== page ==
Berk's Works 

The Berkeley Arts Festival: everthing you ever wanted to know about Berkeley, and more.

There's a "How Berkeley Can You Be?" parade every year, but Berkeley's mystique is too large and all-encompassing to be contained in a single event. How is it that people who usually take themselves so seriously can suddenly go bonkers? Find out at the fifth annual Berkeley Arts Festival, a gathering of the tribes that may in fact be the Berkeley-est of them all. It takes place over a two-week period beginning this Saturday, August 10 (noon to 6 p.m.), at the corner of Center and Shattuck, and contains the two essential ingredients of any Berkeley gathering: arts and politics.

Festival organizer Bonnie Hughes wouldn't have it any other way. "The essence of Berkeley is to give voice to human values rather than market values, and the arts give voice to that voice," Hughes opines. "At a time when the fear of speaking out is so rampant, we're making a place for people who aren't afraid to speak out, providing a space for all kinds of things to happen, things that are experimental, that don't make a lot of money." For those who want silly, there's the City Council Singers, in which the city's elected officials get up and sing a version of "Blue Moon." Or People's Park activist Stoney Burke's "How to Ride a Bus" demonstration, conducted aboard a real AC Transit bus. Or It Takes Ovaries, a stage presentation by the Woman's Will theater troupe. On the serious side, try the "uplifting" hip-hop show by Emeryville performer Azeem and the group VU. Or protest folk songs by the Freedom Song Network. Or the Bicycle Rodeo, or the strategically placed street musicians of the Music Circus (anyone can join, just bring an instrument), or the procession of ecological activists and leftish politicos, such as Congresswoman Barbara Lee, honorary chair of the festival. In other words, not your average municipal street fair.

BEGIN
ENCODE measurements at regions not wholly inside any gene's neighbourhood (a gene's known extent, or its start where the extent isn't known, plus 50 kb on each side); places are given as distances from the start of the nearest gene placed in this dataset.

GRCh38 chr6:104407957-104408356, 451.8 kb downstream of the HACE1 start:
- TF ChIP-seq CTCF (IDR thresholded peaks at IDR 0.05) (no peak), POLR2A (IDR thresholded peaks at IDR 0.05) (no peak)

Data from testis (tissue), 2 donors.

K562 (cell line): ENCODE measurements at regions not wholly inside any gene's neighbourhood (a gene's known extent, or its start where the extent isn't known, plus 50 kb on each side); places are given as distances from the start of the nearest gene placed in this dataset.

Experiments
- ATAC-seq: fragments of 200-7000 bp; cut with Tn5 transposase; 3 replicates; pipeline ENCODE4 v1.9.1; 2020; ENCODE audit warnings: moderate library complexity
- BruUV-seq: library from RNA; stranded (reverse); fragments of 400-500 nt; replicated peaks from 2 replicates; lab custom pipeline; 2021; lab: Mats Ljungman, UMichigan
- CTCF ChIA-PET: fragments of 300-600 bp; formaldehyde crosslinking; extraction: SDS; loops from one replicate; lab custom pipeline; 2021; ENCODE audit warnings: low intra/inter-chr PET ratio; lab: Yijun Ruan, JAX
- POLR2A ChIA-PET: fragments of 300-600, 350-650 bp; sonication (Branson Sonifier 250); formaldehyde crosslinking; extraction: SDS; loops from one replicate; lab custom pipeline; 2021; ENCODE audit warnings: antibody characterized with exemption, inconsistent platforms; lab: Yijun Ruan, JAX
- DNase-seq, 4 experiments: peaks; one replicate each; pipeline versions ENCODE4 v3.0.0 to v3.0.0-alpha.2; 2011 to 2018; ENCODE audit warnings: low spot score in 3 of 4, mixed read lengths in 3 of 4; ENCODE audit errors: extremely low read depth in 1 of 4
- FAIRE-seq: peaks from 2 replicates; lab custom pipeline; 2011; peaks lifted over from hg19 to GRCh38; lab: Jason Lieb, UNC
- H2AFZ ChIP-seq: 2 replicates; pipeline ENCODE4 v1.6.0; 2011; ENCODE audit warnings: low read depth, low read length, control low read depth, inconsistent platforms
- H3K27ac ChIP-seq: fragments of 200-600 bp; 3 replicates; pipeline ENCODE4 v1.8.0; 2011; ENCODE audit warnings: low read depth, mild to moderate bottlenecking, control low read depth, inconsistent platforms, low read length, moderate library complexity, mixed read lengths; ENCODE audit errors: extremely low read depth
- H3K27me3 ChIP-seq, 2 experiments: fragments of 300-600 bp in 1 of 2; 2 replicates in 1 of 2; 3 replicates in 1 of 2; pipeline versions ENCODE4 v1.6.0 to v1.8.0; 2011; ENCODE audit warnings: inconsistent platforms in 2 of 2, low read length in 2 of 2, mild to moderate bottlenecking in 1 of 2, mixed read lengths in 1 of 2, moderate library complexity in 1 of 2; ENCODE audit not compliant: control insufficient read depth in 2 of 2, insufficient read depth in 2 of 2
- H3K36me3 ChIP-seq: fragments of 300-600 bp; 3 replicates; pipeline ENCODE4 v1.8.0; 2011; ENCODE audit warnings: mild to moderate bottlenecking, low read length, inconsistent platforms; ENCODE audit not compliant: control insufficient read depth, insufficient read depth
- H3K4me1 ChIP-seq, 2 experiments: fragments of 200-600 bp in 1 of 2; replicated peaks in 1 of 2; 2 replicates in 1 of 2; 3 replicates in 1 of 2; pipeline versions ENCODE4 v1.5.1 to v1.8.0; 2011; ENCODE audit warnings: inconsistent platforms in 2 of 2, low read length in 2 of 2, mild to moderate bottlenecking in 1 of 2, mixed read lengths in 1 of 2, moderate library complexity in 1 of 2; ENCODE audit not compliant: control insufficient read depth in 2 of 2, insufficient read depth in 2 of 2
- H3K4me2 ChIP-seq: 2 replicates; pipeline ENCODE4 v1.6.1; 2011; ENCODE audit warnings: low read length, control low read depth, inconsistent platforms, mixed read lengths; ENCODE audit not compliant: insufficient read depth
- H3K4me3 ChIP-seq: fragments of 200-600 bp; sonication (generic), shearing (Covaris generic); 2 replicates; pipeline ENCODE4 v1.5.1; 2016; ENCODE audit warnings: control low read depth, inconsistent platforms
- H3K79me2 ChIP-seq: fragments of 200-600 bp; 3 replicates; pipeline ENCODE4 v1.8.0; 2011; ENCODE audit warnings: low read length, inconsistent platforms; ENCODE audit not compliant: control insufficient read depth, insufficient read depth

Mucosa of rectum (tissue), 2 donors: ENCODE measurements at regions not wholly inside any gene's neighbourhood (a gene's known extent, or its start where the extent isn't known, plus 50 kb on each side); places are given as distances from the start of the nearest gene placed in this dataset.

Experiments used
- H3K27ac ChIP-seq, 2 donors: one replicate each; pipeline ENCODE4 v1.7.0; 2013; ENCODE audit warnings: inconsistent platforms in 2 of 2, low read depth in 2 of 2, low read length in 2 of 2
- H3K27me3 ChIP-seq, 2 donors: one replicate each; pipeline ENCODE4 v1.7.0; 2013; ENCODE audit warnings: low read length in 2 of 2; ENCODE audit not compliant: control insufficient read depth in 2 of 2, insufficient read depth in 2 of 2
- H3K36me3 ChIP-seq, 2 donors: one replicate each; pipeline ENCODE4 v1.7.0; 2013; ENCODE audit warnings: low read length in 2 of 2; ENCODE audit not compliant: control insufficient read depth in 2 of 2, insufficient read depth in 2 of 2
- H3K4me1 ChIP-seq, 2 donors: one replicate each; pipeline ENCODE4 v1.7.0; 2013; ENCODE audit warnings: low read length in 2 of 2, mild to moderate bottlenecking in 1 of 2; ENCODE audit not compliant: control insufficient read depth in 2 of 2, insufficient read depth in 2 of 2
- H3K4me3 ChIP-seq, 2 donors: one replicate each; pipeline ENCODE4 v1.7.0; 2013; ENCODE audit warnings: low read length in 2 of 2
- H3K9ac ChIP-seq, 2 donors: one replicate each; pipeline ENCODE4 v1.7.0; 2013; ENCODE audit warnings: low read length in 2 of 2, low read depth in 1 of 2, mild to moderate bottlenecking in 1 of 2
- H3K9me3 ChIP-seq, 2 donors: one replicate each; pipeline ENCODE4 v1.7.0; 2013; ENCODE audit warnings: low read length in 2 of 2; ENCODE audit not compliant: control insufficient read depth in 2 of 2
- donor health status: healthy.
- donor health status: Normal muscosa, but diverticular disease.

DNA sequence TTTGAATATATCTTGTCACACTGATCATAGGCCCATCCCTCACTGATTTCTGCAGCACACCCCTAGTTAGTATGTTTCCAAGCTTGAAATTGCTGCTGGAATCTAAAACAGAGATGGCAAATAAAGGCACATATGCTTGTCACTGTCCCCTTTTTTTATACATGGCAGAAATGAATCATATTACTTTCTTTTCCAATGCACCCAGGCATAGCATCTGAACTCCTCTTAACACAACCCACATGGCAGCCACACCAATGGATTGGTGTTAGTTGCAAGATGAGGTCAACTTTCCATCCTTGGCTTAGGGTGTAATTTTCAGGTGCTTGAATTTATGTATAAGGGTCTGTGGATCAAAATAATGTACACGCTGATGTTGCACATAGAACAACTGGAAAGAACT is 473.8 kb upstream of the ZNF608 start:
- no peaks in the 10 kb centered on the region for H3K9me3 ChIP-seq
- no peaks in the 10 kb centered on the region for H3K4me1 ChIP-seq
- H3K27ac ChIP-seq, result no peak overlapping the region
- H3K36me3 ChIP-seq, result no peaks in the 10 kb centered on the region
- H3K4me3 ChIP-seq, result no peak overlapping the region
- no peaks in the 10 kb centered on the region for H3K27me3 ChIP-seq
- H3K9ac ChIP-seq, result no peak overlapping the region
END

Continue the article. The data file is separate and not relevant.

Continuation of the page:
You'll find all of the above and more Saturday in downtown Berkeley, along with the Public Library's "Poetry in the Plaza" spoken-word party (2:30 p.m. at 2090 Kittredge St.). After the wacky opening day, the fest broadens out with classical piano concerts (August 11 and 14), a free Shakespeare play (August 16), a studio walking tour, a mock City Council session, and much more. See listings for details, or


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